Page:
Tuesday, June 9, 2020
Each year, I read every single U.S. Supreme Court, federal appellate court, and state Supreme Court opinion citing McDonnell Douglas, as well as all legal scholarship discussing the test. Here are the significant McDonnell Douglas developments from May of 2019 until now.
- The Seventh Circuit continues to be on fire with another must-read opinion about McDonnell Douglas. In Joll v. Valparaiso Cmty. Sch., 953 F.3d 923, 929 (7th Cir. 2020), the court again tried to put McDonnell Douglas in perspective and to accurately describe it. The court emphasized that in many discrimination cases, the primary question is causation: “whether a statutorily proscribed factor caused” the challenged outcome. The court emphasized that both direct and circumstantial evidence can be used to support a discrimination claim. The Seventh Circuit emphasized that a litigant, may, but is not required to, enlist McDonnell Douglas to prove the plaintiff’s claim. If the plaintiff does not enlist McDonnell Douglas, the plaintiff may provide either direct or circumstantial evidence that supports an inference of discrimination. A court is required to view all of the plaintiff’s evidence in its totality. Joll follows the Seventh Circuit’s other significant McDonnell Douglas cases: Ortiz v. Werner Enterprises, Inc., 834 F.3d 760 (7th Cir. 2016) and Judge Wood’s concurring opinion in Coleman v. Donahoe, 667 F.3d 835, 863 (7th Cir. 2012).
- Last year, I mentioned Katie Eyer’s excellent article, The Return of the Technical McDonnell Douglas Paradigm. In that article, Professor Eyer argues that appellate courts have created an overly technical version of McDonnell Douglas that contradicts multiple Supreme Court cases. That article is now available at 94 Wash. L. Rev. 967 (2019).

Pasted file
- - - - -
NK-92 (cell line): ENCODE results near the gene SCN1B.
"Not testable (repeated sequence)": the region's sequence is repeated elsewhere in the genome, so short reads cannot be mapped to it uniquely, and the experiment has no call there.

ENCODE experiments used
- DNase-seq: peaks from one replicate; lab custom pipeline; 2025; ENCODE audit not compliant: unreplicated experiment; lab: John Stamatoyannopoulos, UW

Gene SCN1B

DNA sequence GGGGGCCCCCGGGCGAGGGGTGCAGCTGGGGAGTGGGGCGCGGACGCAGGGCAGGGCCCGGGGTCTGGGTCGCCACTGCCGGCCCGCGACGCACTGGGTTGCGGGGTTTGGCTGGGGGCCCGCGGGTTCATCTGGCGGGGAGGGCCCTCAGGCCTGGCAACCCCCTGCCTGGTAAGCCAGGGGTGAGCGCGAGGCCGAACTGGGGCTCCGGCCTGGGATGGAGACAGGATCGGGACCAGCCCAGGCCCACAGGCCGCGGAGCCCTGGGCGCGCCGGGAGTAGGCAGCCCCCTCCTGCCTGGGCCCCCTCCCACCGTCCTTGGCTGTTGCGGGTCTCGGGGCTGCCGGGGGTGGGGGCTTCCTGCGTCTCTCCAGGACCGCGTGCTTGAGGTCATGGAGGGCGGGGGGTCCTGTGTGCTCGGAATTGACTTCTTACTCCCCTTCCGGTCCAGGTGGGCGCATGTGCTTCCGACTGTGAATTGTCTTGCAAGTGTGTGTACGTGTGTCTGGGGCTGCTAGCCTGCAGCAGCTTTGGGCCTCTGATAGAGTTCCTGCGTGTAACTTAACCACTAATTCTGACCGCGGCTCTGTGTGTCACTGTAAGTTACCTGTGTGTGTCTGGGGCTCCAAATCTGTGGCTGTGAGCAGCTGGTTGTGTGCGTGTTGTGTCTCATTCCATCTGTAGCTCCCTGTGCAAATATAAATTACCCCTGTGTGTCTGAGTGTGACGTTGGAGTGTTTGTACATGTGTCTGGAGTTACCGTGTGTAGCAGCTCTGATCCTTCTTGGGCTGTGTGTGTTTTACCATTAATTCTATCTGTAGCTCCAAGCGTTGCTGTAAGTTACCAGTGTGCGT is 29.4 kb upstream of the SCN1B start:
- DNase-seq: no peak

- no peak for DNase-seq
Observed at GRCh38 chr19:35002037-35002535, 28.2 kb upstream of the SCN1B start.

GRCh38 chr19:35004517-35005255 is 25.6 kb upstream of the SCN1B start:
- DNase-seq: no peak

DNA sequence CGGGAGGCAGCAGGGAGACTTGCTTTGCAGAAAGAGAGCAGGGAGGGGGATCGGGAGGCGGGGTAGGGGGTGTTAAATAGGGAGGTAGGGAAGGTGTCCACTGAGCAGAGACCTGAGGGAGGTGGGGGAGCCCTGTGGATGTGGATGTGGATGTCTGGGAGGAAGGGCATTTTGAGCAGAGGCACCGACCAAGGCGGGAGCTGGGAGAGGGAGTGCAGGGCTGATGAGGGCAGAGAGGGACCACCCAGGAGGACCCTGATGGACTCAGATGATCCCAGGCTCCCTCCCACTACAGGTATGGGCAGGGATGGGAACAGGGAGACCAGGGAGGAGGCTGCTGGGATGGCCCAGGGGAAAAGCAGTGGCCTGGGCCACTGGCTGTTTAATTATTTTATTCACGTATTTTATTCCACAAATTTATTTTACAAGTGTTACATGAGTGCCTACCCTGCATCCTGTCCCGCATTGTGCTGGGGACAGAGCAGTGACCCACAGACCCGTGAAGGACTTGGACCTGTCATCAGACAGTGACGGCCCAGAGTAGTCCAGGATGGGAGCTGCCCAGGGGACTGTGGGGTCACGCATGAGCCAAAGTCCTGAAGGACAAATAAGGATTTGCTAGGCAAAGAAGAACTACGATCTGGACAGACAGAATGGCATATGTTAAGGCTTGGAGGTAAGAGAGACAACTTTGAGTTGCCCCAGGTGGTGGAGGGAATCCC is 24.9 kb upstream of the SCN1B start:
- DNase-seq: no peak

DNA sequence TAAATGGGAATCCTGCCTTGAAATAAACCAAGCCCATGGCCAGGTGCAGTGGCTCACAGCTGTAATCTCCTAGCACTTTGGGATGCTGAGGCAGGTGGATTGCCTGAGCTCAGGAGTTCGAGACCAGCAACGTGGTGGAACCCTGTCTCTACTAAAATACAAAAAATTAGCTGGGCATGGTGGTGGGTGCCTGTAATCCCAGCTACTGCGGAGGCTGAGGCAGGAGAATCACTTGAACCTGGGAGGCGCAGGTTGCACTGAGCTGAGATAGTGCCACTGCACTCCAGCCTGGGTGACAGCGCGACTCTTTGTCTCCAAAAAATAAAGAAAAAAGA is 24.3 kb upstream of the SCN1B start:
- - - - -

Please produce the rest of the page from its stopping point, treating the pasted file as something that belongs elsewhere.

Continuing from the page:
- Courts continue to struggle with how to incorporate “but for” cause into the McDonnell Douglas construct for ADEA claims, retaliation claims (and now Section 1981 claims). Most courts place “but for” cause in the pretext prong of the test. Some strangely place it in the prima facie case. If the plaintiff proves that her protected trait or protected activity was the “but for” cause of an outcome in the prima facie case, it is unclear why the court would need to proceed through the rest of the McDonnell Douglas test, as the plaintiff proved a violation of the federal discrimination statutes. Garcia v. Prof’l Contract Servs., Inc., 938 F.3d 236, 242 (5th Cir. 2019), extensively discusses this issue in a False Claims Act case.
- In Babb v. Wilkie, 140 S. Ct. 1168 (2020), the Supreme Court held that plaintiffs proceeding under the ADEA’s federal sector provision are not required to establish “but for” cause to establish liability. Litigants proceeding on such claims should be allowed to prove their cases through McDonnell Douglas; however, it is too early to determine how or whether courts will modify the framework given the lower causal standard.
- Bruce N. Cameron and Blaine L. Hutchison wrote an interesting article discussing how the courts have failed to reconcile McDonnell Douglas and religious discrimination cases post-Abercrombie. Thinking Slow About Abercrombie & Fitch: Straightening Out the Judicial Confusion in the Lower Courts, 46 L. Rev. 471 (2019) (analyzing how McDonnell Douglas intersects with Abercrombie and noting that second step may require employer to bear both burden of production and persuasion on undue hardship).
- In a prior blog post, I discussed the Supreme Court’s opinion in Comcast v. National Association of African-American Owned Media and McDonnell Douglas. https://lawprofessors.typepad.com/laborprof_blog/2020/03/comcast-and-mcdonnell-douglas.html
Comprehensive coverage of all things McDonnell Douglas is available in McDonnell Douglas: The Most Important Case in Discrimination Law (Bloomberg 2018) (updated annually). This book is available free to law students and law professors with a Bloomberg subscription here: https://www.bloomberglaw.com/page/books_treatises_home